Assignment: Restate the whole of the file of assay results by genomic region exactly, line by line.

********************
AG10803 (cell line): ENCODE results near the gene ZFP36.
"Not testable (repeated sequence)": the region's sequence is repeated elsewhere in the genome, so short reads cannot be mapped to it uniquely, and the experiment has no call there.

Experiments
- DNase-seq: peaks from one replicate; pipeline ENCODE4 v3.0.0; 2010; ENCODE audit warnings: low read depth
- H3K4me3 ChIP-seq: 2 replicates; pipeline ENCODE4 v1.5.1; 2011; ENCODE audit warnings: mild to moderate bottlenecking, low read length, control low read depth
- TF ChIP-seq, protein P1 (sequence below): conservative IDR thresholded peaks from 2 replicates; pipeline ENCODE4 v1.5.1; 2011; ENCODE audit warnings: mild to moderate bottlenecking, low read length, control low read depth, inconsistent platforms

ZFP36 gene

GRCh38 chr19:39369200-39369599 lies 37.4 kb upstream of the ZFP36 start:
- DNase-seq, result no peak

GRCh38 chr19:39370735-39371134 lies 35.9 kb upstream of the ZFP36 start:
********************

AG10803 (cell line): ENCODE results near the gene ZFP36.
"Not testable (repeated sequence)": the region's sequence is repeated elsewhere in the genome, so short reads cannot be mapped to it uniquely, and the experiment has no call there.

Experiments
- DNase-seq: peaks from one replicate; pipeline ENCODE4 v3.0.0; 2010; ENCODE audit warnings: low read depth
- H3K4me3 ChIP-seq: 2 replicates; pipeline ENCODE4 v1.5.1; 2011; ENCODE audit warnings: mild to moderate bottlenecking, low read length, control low read depth
- TF ChIP-seq, protein P1 (sequence below): conservative IDR thresholded peaks from 2 replicates; pipeline ENCODE4 v1.5.1; 2011; ENCODE audit warnings: mild to moderate bottlenecking, low read length, control low read depth, inconsistent platforms

ZFP36 gene

GRCh38 chr19:39369200-39369599 lies 37.4 kb upstream of the ZFP36 start:
- DNase-seq, result no peak

GRCh38 chr19:39370735-39371134 lies 35.9 kb upstream of the ZFP36 start: